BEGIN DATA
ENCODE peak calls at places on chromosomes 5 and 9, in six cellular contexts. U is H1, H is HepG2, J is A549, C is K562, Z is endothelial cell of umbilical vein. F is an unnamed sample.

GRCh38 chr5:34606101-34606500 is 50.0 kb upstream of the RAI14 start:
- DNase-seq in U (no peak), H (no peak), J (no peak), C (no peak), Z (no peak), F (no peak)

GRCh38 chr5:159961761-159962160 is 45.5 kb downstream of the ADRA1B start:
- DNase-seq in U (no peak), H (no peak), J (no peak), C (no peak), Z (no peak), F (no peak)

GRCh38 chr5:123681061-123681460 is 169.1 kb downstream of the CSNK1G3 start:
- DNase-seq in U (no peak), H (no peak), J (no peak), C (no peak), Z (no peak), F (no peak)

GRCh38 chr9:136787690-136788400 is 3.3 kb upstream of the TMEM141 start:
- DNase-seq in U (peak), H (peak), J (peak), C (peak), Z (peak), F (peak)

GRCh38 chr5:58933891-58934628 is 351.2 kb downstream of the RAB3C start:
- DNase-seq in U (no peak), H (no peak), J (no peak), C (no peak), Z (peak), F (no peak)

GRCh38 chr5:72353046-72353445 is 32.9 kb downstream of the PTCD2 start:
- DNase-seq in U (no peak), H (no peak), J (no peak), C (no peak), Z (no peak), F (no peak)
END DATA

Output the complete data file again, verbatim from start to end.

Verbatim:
ENCODE peak calls at places on chromosomes 5 and 9, in six cellular contexts. U is H1, H is HepG2, J is A549, C is K562, Z is endothelial cell of umbilical vein. F is an unnamed sample.

GRCh38 chr5:34606101-34606500 is 50.0 kb upstream of the RAI14 start:
- DNase-seq in U (no peak), H (no peak), J (no peak), C (no peak), Z (no peak), F (no peak)

GRCh38 chr5:159961761-159962160 is 45.5 kb downstream of the ADRA1B start:
- DNase-seq in U (no peak), H (no peak), J (no peak), C (no peak), Z (no peak), F (no peak)

GRCh38 chr5:123681061-123681460 is 169.1 kb downstream of the CSNK1G3 start:
- DNase-seq in U (no peak), H (no peak), J (no peak), C (no peak), Z (no peak), F (no peak)

GRCh38 chr9:136787690-136788400 is 3.3 kb upstream of the TMEM141 start:
- DNase-seq in U (peak), H (peak), J (peak), C (peak), Z (peak), F (peak)

GRCh38 chr5:58933891-58934628 is 351.2 kb downstream of the RAB3C start:
- DNase-seq in U (no peak), H (no peak), J (no peak), C (no peak), Z (peak), F (no peak)

GRCh38 chr5:72353046-72353445 is 32.9 kb downstream of the PTCD2 start:
- DNase-seq in U (no peak), H (no peak), J (no peak), C (no peak), Z (no peak), F (no peak)